After his alleged change of heart, Abdeslam said he travelled to the south of Paris before calling some friends in Brussels to come to pick him up.

He went on the run for four months before being found by Belgian police in his home neighbourhood of Molenbeek in the Belgian capital, living close to his family.

The apparent breakthrough moment in court raised as many questions as it answered — and Abdeslam refused or evaded follow-ups.

Prosecutors had detailed how his suicide belt, later found by police, had in fact been defective.

This was a more likely explanation of why he had not detonated, they said.    

He had booked cars and rooms for fellow attackers in his own name in Paris, a lack of precaution suggesting he did not intend to survive.

And in handwritten letters found afterwards, including to his sister, he justified the attacks on “sinners” and regretted that he had not ended up among the “martyrs”.

When asked in court, he wouldn’t give the name of the bar he visited, or explain why he had acted alone while the other attackers were in threes.

“I changed my mind out of humanity, not out of fear,” he insisted.

“A fairy tale,” the head of a victims’ association said afterwards.

Two days later, a weeping Abdesalam presented his “condolences and apologies” in court.

“I know that there is still hate… I ask you to hate me with moderation,” he pleaded.

Had a man who began the trial dressed in black and defiantly giving his profession as an “Islamic State fighter” been affected by the months of heart-wrenching testimony?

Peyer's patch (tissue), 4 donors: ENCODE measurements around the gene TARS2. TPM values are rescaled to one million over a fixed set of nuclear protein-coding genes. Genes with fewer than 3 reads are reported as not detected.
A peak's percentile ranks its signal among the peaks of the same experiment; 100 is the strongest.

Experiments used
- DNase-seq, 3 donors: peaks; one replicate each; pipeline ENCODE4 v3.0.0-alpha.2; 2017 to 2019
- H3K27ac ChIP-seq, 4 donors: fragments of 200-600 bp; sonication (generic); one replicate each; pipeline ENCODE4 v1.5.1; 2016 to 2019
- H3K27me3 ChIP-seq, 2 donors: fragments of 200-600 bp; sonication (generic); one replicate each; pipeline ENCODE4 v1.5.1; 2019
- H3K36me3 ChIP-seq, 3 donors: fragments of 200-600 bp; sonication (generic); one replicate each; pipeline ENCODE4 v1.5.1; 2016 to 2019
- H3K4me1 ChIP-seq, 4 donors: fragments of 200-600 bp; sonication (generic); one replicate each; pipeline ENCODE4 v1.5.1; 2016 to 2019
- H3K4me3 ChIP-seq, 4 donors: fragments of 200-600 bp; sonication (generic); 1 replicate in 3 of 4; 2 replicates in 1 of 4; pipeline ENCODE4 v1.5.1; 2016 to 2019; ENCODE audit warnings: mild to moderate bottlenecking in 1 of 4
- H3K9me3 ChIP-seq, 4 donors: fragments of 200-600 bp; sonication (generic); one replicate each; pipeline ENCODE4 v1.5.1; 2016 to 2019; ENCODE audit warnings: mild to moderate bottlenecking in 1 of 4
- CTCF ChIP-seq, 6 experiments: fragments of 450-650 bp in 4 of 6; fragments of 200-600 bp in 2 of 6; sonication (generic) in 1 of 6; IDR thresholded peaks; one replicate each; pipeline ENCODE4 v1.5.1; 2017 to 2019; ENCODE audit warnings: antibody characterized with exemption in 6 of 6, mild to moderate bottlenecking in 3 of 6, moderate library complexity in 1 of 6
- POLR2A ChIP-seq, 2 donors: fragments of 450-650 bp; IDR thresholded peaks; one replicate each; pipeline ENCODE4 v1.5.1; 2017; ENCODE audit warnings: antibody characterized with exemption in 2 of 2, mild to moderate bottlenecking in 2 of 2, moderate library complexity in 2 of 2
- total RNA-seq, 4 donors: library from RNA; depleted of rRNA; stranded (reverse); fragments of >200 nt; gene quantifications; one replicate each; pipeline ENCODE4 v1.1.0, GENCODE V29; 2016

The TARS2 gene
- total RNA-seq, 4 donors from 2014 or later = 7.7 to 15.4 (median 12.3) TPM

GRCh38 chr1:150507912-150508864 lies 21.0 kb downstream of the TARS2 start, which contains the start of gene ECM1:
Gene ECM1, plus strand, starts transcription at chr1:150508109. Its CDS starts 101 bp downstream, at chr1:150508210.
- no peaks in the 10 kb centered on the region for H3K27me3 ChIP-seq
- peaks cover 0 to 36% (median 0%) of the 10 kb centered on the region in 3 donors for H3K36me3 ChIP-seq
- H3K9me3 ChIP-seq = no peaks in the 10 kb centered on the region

Or was he trying to save his skin, having told the court of his suffering in solitary confinement and fearing a lifetime behind bars?

The trial has been unprecedented for France in scale and complexity.    The investigation took six years and its written conclusions stretch to 53 metres when lined up.

Apart from Abdeslam, 19 others are on trial, including other suspected members of the Brussels-based Islamic State cell, and people accused of offering logistical support.

But the time given over to victims to testify has also set the trial apart, lending it at times the sense of a mass therapy session.

“I needed to feel the Bataclan, hear the bullets, the smell,” bereaved father Stephane said after witness statements in October.

He had been able to imagine what his son Hugo “felt that evening”, he said.

The filming of proceedings for the national archives — recordings in French courts are usually banned — means the trial will serve as a historical resource.

“When you take part you hear about everyone else’s stories, what they suffered, what they lost,” David Fritz Goeppinger, a hostage in the Bataclan, told AFP recently.

In their concluding arguments, prosecutors condemned Abdesalam’s display of emotion in court as a cynical ploy to encourage leniency from the five magistrates who will decide his fate.

By taking part in the operation he had “the blood of all the victims on his hands,” they said.

Though his guilt as a participant is not in doubt, the judges will have to decide whether to agree to prosecutors’ demands for a life sentence without the possibility of parole.

Much will hinge on whether they believe the one-time drug dealer who never once condemned Islamic State’s atrocities is capable of remorse and poses a threat for the rest of his days.

Arthur Denouveaux, head of the Life for Paris survivors’ group, said that after eight gruelling months people were now fed up.

“I’m not that interested in the verdicts in themselves. It’s really about saying ‘that’s it. It’s behind us. The justice system has done its work, we can move on’,” he told AFP.